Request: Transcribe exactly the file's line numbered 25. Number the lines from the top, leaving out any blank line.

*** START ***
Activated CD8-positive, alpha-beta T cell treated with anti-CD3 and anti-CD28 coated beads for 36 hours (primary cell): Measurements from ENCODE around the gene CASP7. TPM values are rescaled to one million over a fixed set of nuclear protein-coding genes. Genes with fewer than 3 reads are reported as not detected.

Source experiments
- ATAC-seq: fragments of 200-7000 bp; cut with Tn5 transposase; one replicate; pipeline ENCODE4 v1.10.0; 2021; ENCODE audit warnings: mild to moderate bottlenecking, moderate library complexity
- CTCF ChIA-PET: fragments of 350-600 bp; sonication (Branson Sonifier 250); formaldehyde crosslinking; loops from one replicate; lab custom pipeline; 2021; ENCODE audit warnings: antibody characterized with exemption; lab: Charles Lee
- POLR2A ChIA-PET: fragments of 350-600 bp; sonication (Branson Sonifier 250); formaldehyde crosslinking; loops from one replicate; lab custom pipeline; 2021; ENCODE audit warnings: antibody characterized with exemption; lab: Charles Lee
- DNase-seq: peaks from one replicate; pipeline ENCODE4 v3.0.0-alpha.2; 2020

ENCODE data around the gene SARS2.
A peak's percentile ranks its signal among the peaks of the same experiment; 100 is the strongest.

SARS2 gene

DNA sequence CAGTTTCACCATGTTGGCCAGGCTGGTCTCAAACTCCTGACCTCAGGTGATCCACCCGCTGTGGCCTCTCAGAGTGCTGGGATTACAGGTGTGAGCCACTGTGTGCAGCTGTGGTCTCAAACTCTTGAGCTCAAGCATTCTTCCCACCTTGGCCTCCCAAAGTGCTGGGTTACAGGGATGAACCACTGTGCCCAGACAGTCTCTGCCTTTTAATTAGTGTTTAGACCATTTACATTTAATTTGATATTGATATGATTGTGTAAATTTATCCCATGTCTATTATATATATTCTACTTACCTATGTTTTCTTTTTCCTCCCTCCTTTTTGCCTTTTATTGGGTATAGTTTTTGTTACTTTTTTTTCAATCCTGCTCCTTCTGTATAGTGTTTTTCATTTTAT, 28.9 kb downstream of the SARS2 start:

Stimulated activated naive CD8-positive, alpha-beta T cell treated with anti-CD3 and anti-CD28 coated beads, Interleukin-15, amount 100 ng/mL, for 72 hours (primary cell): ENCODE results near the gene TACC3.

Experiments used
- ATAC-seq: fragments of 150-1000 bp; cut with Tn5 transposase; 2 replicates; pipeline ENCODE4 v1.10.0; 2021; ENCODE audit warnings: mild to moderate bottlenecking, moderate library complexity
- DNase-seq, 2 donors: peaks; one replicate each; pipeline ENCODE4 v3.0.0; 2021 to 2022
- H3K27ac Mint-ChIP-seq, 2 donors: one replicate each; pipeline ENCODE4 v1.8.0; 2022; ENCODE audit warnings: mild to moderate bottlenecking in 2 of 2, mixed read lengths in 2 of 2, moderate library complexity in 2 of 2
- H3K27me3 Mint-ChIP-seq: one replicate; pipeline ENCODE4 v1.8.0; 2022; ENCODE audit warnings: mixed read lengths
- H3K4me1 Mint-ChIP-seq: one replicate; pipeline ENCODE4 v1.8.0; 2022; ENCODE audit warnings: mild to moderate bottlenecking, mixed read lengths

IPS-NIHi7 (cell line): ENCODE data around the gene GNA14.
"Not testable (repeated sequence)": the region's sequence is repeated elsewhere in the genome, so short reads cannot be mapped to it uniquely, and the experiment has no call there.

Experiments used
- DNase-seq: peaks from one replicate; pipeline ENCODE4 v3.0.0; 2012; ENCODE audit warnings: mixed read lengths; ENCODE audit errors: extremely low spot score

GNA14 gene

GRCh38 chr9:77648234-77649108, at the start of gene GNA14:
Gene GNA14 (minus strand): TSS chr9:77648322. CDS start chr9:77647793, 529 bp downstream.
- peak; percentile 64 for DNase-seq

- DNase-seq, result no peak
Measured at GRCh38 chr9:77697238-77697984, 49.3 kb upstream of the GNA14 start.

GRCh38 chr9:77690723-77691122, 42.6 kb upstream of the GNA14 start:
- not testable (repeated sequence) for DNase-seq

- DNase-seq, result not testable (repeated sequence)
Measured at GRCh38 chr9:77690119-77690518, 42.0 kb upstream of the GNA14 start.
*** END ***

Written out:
- peak; percentile 64 for DNase-seq